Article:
Blessed are the Peacemakers

“Be completely humble and gentle; be patient, bearing with one another in love. Make every effort to keep the unity of the Spirit through the bond of peace” (Ephesians 4:2-3).

Development departments fail for many reasons including issues like unclear vision, inadequate donor information, insufficient funding, misguided strategies, lackluster implementation, and ineffective communication. Dysfunctional internal relationships top the list for many organizations. You can have the greatest ministry vision, an outstanding CRM database, well-designed strategies, dedicated board members, and clear donor communications but without a healthy organizational culture you will struggle to reach your fundraising potential. Paul shares four antidotes to overcome toxic work cultures.

Be completely humble.

So much office drama could be avoided if we simply practiced humility toward one another. Unfortunately, our egos wrestle to gain the upper hand. We chafe when someone else gets credit for what we’ve accomplished. Solomon teaches, “Where there is strife, there is pride, but wisdom is found in those who take advice” (Prov. 13:10). How have you shown pride in your workplace?

Be completely gentle.

“A gentle answer turns away wrath, but a harsh word stirs up anger” (Prov. 15:1). When a coworker is harsh, you can respond in kindness or throw gas on the fire. If your boss is unreasonable, calmly and gently make your case. “Through patience a ruler can be persuaded, and a gentle tongue can break a bone” (Prov. 25:15). Follow Paul’s instruction, “Let your gentleness be evident to all” (Phil. 4:5).

Be patient.

Fundraising demands great patience. Externally, it takes time to schedule donor meetings. It can be very frustrating to make multiple attempts to connect with your donors, but you must maintain politeness and kindness. Internally, crafting solicitation materials involves considerable time for writing, designing, proofing, and printing. Being impatient with fellow team members or external vendors usually doesn’t speed up the process but only adds anxiety and stress to your entire team.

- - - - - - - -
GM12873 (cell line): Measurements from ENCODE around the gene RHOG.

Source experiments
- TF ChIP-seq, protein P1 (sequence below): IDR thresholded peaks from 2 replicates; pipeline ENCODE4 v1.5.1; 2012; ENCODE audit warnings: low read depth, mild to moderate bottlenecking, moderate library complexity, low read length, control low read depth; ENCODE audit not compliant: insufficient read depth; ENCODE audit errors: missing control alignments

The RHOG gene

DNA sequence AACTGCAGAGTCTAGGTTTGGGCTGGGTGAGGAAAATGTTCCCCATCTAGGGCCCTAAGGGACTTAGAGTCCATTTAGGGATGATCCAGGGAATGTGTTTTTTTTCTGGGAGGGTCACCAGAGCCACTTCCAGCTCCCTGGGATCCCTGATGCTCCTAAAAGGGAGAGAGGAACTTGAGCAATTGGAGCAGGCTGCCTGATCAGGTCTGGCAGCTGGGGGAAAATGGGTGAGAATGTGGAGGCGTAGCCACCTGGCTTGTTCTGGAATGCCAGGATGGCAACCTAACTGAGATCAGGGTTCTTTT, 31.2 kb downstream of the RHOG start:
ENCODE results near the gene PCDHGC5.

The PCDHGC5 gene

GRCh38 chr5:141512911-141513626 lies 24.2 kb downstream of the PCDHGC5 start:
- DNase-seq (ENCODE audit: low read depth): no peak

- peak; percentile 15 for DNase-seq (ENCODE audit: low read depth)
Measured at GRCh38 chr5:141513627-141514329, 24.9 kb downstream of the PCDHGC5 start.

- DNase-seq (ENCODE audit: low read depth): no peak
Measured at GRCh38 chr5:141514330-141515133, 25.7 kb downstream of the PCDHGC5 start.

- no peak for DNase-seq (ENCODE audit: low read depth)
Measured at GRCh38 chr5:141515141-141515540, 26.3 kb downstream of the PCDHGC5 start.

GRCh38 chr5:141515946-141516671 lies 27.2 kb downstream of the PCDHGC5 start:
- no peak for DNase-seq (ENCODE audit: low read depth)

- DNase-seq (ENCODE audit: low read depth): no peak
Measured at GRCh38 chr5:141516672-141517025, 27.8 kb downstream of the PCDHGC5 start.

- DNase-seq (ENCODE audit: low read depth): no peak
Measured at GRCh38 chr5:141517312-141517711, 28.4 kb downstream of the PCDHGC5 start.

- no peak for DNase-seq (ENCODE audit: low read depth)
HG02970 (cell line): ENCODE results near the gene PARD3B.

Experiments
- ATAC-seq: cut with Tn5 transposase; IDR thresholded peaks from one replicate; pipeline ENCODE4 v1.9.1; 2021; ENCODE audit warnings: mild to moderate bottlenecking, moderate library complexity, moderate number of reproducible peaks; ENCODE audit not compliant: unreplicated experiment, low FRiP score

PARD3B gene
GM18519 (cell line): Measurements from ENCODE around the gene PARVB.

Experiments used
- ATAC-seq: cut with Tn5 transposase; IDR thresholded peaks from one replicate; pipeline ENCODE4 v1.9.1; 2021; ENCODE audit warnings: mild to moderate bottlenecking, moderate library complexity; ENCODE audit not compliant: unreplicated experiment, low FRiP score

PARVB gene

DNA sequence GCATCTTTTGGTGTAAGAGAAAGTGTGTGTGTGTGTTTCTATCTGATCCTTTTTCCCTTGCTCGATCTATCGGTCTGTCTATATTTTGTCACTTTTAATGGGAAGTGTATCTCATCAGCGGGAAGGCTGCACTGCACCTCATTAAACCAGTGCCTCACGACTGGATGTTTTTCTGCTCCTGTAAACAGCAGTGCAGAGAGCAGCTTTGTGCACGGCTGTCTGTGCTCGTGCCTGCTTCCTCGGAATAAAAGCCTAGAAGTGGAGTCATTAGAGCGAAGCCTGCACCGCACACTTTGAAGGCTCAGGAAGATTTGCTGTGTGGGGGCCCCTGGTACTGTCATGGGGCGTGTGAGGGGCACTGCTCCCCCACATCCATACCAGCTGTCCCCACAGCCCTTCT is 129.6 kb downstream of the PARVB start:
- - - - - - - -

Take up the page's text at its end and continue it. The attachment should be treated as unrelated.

Bearing with one another in love.

Eugene Peterson’s The Message paraphrases Ephesians 4:3 this way, “pouring yourselves out for each other in acts of love, alert at noticing differences and quick at mending fences.” We all have unique personalities and idiosyncrasies and are bound to rub one another the wrong way. A culture of love recognizes and appreciates the differences and works quickly to reconcile when disagreements arise. The greatest solution is to deeply love one another because “love covers a multitude of sins” (1 Pet. 4:8).
These principles are easy to say and difficult to implement, but the right atmosphere makes fundraising much more enjoyable and productive. If your development department is toxic, what proactive steps can you take to keep the unity of the Spirit? Paul admonishes us, “If it is possible, as far as it depends on you, live at peace with everyone” (Rom. 12:18).

Think About This:
When times are good everyone is happy, but ugly personalities emerge when times get tough. Sometimes the only way to maintain the peace is to terminate a disruptive employee. “Drive out the mocker, and out goes strife; quarrels and insults are ended” (Prov. 22:10).

Father, forgive me for things I’ve said and done which have caused drama in our department. Give me wisdom to repair broken relationships on our team.

Ron Haas has served the Lord as a pastor, the vice president of advancement of a Bible college, a Christian foundation director, a board member and a fundraising consultant. He’s authored three books: Ask for a Fish – Bold Faith-Based Fundraising, Simply Share – Bold, Grace-Based Giving, and Keep on Asking – Bold, Spirit-Led Fundraising. He regularly presents fundraising workshops at ministry conferences and has written fundraising articles for  Christian Leadership Alliance’s Outcomes magazine.

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